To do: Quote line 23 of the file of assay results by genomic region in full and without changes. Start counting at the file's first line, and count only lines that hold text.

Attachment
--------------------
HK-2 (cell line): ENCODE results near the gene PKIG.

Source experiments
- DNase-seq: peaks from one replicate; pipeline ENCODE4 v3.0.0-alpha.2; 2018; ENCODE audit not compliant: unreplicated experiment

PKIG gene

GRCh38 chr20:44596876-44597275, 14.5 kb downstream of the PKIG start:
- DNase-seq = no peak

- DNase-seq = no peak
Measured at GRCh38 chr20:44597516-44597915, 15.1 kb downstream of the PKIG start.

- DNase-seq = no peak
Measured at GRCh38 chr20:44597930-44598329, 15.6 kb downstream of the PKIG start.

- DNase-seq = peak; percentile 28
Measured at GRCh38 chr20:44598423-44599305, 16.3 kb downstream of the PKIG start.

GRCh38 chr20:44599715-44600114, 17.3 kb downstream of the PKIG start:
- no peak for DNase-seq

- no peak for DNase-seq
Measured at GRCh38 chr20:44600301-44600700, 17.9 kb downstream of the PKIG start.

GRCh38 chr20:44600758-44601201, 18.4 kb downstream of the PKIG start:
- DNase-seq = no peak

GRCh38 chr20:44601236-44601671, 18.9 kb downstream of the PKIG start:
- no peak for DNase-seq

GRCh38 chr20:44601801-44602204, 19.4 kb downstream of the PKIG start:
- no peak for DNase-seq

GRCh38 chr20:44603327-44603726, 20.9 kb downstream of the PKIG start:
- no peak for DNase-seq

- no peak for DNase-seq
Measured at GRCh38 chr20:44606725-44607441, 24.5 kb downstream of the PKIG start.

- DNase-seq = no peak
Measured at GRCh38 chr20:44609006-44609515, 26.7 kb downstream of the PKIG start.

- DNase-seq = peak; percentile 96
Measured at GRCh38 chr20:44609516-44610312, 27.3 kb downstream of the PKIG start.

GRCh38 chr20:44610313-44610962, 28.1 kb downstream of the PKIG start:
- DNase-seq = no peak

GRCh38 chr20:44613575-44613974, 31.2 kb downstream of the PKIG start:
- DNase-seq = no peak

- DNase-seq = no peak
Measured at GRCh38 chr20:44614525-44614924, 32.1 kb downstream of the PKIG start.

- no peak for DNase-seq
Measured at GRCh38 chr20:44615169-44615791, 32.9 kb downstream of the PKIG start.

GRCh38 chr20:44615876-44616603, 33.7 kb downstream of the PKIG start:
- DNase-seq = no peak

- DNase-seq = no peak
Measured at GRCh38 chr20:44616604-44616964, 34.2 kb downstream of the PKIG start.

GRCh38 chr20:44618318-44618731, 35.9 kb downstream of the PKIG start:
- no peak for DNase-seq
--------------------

GRCh38 chr20:44603327-44603726, 20.9 kb downstream of the PKIG start: